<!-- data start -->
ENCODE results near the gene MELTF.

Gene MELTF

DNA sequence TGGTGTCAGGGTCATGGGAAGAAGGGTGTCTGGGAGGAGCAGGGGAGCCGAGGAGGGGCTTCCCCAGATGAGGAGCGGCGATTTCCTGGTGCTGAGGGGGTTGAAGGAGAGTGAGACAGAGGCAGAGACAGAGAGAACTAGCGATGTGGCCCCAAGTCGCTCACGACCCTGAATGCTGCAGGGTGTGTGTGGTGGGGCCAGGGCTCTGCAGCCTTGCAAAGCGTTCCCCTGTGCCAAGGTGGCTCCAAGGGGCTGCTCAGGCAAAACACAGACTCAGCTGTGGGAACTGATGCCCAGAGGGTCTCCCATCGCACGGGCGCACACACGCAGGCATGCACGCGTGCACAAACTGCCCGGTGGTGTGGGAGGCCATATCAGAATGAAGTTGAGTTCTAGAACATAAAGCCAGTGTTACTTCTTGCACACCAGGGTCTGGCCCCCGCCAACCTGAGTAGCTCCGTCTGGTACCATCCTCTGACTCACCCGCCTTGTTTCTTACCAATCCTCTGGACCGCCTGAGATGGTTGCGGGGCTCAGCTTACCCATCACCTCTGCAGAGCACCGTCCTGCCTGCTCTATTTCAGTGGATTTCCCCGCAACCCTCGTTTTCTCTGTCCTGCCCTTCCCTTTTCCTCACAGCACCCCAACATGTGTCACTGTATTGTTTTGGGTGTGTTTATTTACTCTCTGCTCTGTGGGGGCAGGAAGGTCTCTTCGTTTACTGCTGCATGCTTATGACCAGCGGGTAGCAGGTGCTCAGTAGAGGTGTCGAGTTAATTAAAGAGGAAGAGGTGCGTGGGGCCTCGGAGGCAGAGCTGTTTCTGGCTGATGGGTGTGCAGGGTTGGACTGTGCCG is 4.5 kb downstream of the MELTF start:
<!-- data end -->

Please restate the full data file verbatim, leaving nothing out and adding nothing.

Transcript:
ENCODE results near the gene MELTF.

Gene MELTF

DNA sequence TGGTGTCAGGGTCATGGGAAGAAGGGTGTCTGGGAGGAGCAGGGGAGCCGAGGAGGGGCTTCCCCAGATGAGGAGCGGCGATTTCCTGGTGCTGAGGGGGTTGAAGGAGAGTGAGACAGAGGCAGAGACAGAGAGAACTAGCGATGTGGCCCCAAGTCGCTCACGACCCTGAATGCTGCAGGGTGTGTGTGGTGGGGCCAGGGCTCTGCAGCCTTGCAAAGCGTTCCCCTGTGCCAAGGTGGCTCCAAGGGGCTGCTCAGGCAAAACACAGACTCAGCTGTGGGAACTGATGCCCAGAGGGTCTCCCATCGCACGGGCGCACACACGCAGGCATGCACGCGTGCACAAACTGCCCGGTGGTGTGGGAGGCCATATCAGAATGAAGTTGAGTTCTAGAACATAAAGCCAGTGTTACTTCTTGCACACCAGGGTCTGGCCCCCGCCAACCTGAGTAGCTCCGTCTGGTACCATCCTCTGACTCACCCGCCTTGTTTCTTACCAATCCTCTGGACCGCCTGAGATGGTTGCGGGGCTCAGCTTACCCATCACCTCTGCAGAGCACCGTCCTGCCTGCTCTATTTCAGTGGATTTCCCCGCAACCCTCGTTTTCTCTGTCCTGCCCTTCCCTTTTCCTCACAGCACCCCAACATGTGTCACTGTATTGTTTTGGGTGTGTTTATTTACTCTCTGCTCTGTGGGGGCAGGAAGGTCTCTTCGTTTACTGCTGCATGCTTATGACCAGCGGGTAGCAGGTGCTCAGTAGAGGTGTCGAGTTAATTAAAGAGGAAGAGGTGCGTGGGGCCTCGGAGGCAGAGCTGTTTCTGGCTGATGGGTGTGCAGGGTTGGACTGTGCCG is 4.5 kb downstream of the MELTF start: